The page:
Long past the point where you probably had any doubts, McClatchy reporter Chris Adams pretty much proves the proposition that American democracy has morphed into an oligarchy by researching the way our Democrat administration - a supposedly "liberal" one - has shamelessly kowtowed to corporate interests by refusing to indict their clearly criminal activities. (Via Mark at Norwegianity)
Forget too big to fail. In the eyes of federal regulators, many Wall Street firms are too big to punish.
During the past three years, some of the nation's largest financial firms have been accused by the government of cheating or misleading clients and ripping off tens of thousands of consumers of their investments.
Despite these findings, these financial giants got, sometimes repeatedly, special exemptions from the Securities and Exchange Commission that have saved them from a regulatory death penalty that could have decimated their lucrative mutual fund businesses.
Among the more than a dozen firms that have gotten these SEC get-out-of-jail cards since January 2007 are some of Wall Street's biggest, including Bank of America, Citigroup and American International Group.
`SEC rules permit corporate lawbreakers to apply for what are known as Section 9(c) waivers from one of the agency's harshest penalties — effectively shuttering the violator's mutual fund operations — but regulators never rejected any of these firms' applications. While the firms were punished in other ways, they were spared from what some claimed would be "severe and irreparable hardships."
Lest you think this is merely more Bushistic ass-kissing -
Earlier this year, for example, the SEC said a division of E-Trade Financial had been slicing tiny amounts of money off "tens of thousands" of stock trades, using tactics such as "trading ahead" of customers. That means that even when a customer had placed an order to buy or sell stocks, E-Trade executed its own trade for the same stock first, denying the customer the best price.
The SEC calculated that E-Trade had cost its customers $28.3 million. While not admitting guilt, E-Trade settled the case in U.S. District Court in New York and agreed to pay $34 million in penalties.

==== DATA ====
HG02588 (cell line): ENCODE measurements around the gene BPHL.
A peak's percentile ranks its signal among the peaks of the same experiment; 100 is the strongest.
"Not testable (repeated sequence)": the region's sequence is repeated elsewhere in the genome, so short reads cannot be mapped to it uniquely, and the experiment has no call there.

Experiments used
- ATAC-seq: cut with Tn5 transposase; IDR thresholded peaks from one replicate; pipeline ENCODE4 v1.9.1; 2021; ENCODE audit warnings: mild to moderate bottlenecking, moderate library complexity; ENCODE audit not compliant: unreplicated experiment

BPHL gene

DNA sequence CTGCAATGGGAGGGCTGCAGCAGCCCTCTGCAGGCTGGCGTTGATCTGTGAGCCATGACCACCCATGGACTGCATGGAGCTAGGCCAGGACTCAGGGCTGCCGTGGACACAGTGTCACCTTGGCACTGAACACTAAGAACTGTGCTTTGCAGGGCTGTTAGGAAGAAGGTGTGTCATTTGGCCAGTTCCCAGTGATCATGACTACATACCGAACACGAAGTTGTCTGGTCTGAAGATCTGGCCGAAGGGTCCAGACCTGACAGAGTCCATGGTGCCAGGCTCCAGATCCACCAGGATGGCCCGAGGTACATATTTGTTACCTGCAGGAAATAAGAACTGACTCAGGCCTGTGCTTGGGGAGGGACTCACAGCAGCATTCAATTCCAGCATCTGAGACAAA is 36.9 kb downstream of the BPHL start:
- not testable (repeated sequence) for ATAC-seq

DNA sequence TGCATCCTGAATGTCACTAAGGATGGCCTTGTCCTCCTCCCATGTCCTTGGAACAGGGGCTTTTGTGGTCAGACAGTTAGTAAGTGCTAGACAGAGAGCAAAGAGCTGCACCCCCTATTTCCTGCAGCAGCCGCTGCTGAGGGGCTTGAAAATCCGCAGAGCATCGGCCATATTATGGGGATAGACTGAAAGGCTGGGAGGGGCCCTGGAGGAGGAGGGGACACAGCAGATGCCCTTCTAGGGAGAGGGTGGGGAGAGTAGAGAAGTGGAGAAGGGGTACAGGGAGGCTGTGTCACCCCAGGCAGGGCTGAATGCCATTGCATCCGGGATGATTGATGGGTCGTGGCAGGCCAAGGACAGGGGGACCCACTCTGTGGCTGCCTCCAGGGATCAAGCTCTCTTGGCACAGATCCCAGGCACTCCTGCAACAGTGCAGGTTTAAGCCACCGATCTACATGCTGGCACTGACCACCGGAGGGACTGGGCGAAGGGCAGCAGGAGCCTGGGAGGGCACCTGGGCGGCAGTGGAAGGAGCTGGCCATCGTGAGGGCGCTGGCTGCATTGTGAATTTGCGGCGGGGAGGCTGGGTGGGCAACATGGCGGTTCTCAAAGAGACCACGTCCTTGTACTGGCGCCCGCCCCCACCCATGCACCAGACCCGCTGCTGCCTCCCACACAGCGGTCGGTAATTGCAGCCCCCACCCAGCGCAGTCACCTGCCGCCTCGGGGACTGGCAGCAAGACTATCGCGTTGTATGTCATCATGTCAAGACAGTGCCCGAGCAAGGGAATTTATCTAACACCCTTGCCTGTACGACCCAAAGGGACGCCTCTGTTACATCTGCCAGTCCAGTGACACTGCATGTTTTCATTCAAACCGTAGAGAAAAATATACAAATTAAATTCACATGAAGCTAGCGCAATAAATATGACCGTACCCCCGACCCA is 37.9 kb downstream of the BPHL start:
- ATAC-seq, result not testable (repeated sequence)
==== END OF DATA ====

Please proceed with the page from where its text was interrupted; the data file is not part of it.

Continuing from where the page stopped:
In March, E-Trade applied for a Section 9 waiver. Without it, the company said, its in-house mutual fund operation could have been decimated, potentially causing customers "severe and irreparable hardships." It also said that it needed exemption from punishment that "could disrupt investment strategies," "frustrate efforts to manage effectively the funds' assets," and increase the costs to people who owned them, E-Trade said. More than 1,500 employees could be affected.
Eight days later, the SEC indicated that it would grant the request.
To the corporate-owned SEC, "disrupting investment strategies" would appear to be a serious reason for killing any attempt by the law to apply sanctions, let alone trials and jail-time for the executives responsible. But that is clearly just the excuse for the waiver - and a pretty lame one. What happened in fact was that E-Trade bought its way out of any consequences for its illegal activities with a paltry $34Mil and that, according to the SEC is punishment enough, and E-Trade can go back on its word and keep right on doing what it was doing before.
Two weeks after that, E-Trade closed the very mutual funds at issue — harming the very customers it told the SEC it was trying to help.
In fact, at the same time E-Trade was asking the SEC to help it save those funds, the company had already filed notice elsewhere at the SEC that it was planning to close them, SEC records show. At the time E-Trade asked for its waiver, most of the funds couldn't even be purchased any more.
The waiver still helps E-Trade because it could allow the company to restart its mutual funds. E-Trade had no comment on its actions.
But never mind. Nobody really believed they meant it, anyway. The point here is that in a democracy, there are consequences for illegal activities engaged in by corporations. In an oligarchy, there aren't. In an oligarchy, only the hoi-polloi go to jail for breaking the law. White collar criminals get told they ought to be more careful about who they rip off and how they do it, then are given a lunch and sent out to steal some more.
John Edwards' "Two Americas" is a now a legal reality as well as a political and social one. Don't you feel special?